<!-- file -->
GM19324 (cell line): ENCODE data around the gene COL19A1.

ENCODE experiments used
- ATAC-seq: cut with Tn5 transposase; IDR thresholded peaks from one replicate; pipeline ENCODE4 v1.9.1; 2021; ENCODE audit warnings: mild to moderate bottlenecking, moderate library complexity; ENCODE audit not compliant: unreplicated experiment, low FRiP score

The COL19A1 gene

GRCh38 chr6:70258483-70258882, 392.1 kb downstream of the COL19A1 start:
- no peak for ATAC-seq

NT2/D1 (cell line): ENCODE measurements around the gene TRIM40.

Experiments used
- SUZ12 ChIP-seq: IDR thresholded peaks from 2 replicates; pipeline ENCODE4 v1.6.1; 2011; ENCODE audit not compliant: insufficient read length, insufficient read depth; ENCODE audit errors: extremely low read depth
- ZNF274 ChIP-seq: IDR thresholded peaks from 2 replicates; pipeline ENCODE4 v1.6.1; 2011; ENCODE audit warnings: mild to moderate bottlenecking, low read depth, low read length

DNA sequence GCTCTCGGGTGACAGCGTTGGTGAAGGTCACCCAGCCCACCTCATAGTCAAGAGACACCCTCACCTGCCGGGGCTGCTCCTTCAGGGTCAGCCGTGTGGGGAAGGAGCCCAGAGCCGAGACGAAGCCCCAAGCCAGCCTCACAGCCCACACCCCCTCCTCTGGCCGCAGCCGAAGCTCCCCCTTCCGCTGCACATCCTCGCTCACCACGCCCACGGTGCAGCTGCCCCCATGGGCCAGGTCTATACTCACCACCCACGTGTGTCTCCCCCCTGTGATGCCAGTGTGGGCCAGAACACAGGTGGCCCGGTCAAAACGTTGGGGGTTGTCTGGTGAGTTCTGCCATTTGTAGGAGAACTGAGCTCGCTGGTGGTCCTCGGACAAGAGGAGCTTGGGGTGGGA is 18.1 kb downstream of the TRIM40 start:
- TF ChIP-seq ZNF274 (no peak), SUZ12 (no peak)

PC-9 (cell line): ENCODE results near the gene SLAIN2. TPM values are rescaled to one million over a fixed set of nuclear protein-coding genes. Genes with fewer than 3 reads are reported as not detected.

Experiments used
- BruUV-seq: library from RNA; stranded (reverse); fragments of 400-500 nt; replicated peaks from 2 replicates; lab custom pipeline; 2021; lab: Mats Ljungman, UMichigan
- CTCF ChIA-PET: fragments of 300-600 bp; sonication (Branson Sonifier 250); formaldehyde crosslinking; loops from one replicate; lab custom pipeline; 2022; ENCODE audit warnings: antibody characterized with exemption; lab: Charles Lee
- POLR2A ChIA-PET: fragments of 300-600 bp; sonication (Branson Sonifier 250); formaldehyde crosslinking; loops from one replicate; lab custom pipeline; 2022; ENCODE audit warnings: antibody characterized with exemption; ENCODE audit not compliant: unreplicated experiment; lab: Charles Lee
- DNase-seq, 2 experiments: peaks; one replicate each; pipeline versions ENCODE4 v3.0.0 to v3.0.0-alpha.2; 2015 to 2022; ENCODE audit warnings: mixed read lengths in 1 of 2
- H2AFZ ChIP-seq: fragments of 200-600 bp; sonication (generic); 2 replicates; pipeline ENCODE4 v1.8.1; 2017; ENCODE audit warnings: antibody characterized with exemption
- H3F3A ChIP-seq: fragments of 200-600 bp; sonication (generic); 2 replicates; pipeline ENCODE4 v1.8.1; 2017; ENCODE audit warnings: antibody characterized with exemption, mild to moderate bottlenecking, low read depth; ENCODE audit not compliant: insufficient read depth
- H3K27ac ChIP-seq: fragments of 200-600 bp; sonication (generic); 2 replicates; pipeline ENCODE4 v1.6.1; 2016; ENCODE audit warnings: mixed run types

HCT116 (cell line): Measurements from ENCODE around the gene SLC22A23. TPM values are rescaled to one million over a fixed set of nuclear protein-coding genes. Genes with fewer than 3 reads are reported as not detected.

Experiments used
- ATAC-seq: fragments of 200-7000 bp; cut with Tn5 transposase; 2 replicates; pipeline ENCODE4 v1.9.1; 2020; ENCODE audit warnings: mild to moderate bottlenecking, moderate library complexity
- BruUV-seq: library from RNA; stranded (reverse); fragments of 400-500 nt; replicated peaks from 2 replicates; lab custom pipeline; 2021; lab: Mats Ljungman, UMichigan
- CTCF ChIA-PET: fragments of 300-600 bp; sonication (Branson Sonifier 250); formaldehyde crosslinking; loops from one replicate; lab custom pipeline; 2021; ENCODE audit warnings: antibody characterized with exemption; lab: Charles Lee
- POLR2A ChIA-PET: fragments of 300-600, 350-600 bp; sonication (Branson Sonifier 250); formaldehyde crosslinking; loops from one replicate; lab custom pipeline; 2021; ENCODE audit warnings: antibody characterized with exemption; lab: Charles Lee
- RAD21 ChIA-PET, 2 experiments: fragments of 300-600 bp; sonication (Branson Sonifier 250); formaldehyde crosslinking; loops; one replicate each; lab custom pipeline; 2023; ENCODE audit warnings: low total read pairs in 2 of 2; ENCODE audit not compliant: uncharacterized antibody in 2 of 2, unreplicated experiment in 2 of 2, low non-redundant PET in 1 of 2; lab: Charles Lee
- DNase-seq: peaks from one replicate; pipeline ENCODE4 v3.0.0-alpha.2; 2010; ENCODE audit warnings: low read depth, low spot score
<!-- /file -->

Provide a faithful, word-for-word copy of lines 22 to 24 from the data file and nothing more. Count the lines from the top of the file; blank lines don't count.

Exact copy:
HCT116 (cell line): Measurements from ENCODE around the gene SLC22A23. TPM values are rescaled to one million over a fixed set of nuclear protein-coding genes. Genes with fewer than 3 reads are reported as not detected.

Experiments used
- ATAC-seq: fragments of 200-7000 bp; cut with Tn5 transposase; 2 replicates; pipeline ENCODE4 v1.9.1; 2020; ENCODE audit warnings: mild to moderate bottlenecking, moderate library complexity